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O ve r the last few years, the Affordable Care Act, otherwise known as Obamacare , has received harsh criticism from the right. Candidate after candidate has called for its repeal, and the House of Representatives has voted to repeal or change the law more than 50 times . The ACA has many great elements, but one thing in particular makes it a crucial law to uphold: its support of mental health care.

Until 2008, mental health counseling was regarded nationally almost as a luxury. Under several private insurance plans, a patient could only go to two to three free consults before having to deal with large copays, making continued therapy often too large of a financial burden. This would be like covering only the beginning of cancer treatment, then letting the patient pay for the rest.

In 2008, Congress passed the Mental Health Parity and Addiction Equity Act , which assured that limitations on mental health services would be no stricter than those imposed on other medical and surgical benefits . Legislatively, this was a good start, but by no means did it ensure that mental health counseling would be universally accessible.

The ACA created the biggest improvement in the quality of coverage by listing mental health as one of the 10 essential benefits required in the insurance policies sold on the federal exchange, as well as to patients on Medicaid . states that the ACA “expands mental health and substance use disorder benefits and parity protections for 62 million Americans,” which is achieved through several changes in insurance policy requirements.

First, according to the American Mental Health Counselors Association , three-quarters of mental health conditions develop before the age of 24 , and under the ACA people can stay on their parents’ health care policies until the age of 26, which ultimately allows patients a maximum amount of benefits with virtually no cost until the age of 26.

Second, health plans must provide free preventative care such as depression screening for adults and behavioral assessments for children.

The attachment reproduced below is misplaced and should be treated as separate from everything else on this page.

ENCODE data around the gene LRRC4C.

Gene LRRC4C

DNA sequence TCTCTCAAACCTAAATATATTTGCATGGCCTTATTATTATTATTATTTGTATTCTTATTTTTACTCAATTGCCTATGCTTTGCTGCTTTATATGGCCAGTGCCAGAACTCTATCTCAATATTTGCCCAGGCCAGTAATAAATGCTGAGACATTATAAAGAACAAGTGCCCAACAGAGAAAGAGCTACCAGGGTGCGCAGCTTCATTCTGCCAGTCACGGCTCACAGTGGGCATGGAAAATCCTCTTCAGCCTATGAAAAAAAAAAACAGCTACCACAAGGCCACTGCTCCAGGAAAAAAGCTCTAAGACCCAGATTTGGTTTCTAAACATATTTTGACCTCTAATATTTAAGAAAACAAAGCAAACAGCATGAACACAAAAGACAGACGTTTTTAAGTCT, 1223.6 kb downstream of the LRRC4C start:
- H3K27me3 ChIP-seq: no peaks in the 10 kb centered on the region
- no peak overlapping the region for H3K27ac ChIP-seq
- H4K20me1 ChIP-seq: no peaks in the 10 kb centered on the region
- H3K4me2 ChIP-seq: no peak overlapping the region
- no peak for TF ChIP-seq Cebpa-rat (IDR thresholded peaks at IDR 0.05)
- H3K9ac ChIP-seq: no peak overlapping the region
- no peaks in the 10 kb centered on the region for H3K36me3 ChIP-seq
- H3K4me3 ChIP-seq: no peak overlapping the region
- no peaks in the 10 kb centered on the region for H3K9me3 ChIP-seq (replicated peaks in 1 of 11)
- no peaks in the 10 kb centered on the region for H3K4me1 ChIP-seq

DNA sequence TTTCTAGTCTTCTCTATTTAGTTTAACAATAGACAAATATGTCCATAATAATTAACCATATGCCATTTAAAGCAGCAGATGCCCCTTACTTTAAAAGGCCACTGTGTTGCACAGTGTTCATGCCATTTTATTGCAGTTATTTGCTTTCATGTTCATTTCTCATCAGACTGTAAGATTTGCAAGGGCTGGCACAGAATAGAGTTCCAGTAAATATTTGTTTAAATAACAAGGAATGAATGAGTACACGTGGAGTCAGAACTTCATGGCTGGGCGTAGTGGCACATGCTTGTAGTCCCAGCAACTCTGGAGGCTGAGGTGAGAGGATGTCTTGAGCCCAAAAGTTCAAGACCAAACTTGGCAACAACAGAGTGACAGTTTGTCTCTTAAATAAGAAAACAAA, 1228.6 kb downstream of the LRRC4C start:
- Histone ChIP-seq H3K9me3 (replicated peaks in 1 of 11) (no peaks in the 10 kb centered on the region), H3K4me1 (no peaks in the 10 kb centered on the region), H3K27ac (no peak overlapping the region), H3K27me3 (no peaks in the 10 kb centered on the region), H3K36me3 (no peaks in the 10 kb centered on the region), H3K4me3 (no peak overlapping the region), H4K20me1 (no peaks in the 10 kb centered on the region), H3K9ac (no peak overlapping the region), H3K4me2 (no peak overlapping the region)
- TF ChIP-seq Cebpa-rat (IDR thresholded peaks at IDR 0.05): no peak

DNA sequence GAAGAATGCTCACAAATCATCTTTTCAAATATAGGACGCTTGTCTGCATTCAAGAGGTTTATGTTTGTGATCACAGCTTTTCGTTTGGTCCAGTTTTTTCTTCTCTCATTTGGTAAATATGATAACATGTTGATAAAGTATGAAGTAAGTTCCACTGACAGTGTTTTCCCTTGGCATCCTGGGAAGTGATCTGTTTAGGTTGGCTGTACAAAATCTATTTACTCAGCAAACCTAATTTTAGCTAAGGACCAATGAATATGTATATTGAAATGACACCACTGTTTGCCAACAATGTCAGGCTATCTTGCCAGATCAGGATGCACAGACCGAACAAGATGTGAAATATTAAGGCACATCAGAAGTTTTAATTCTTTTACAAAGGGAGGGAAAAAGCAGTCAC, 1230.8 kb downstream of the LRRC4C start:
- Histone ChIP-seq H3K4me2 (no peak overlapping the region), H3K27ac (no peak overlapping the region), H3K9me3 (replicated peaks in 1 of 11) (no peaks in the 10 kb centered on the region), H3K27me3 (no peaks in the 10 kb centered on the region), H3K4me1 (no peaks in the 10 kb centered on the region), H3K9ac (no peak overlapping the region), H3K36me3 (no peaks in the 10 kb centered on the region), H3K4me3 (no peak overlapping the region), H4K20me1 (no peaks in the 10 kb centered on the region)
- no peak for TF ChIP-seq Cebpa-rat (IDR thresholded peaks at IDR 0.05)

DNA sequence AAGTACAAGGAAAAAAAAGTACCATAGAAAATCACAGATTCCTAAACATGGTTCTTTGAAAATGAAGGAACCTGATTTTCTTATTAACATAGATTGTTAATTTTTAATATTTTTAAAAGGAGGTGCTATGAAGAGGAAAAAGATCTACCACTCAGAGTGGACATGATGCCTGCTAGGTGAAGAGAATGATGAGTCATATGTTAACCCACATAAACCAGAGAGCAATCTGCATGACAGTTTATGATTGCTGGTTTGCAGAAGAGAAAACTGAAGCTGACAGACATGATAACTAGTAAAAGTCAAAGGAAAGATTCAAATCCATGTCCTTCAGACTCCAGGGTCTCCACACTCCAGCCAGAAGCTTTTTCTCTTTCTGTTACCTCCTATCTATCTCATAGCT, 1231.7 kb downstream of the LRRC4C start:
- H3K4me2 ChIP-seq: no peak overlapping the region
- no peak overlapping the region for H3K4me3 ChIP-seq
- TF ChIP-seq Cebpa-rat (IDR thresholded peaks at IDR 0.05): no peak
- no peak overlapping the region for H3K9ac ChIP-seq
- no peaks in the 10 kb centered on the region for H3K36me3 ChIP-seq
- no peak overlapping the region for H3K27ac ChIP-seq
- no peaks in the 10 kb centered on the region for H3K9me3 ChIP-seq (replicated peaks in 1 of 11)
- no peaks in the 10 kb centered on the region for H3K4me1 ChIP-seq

Finally, under the pre-existing conditions clause, plans will not be able to deny mental health coverage due to pre-existing conditions such as schizophrenia.

The ACA provided much-needed improvements to the mental health care system in the United States, but issues remain. Twenty-three states have chosen not to expand Medicaid, denying many of these new mental health resources to Medicaid users.

According to Joel Miller, executive director of the American Mental Health Counselors Association , without Medicaid expansion, “nearly 4 million uninsured people with mental health conditions will be locked out of the health insurance system, and therefore lack access to timely, quality mental health services and a consistent source of care.

Right now, as we grapple with yet another tragedy on our own campus, any effort to help those suffering with mental health issues should be praised and bolstered, not condemned. When even the care that Counseling and Psychological Services provides — from one-on-one counseling to group therapy sessions — is not always enough for a student struggling with mental health issues, how can we begin to think about repealing a law that works to make this type of care affordable for all Americans?

It’s time to realize that the ACA works and that it helps this country in a myriad of ways, not the least of which is how it works to help those facing mental health issues. And until Medicaid is expanded to all 50 states, we deny the poorest among us the care they need, and that is simply unacceptable. Pennsylvania finally agreed to Medicaid expansion , but it’s crucial that everyone voting out-of-state check to see if his or her state has done so.

There is no way to reconcile the tragedies that our campus has faced over the last year. However, we must do our part in trying to make services available that could help struggling students or even prevent future suicides.

Mental health coverage and affordable healthcare are basic human rights, and we urge you to support candidates who will fight for these important causes.

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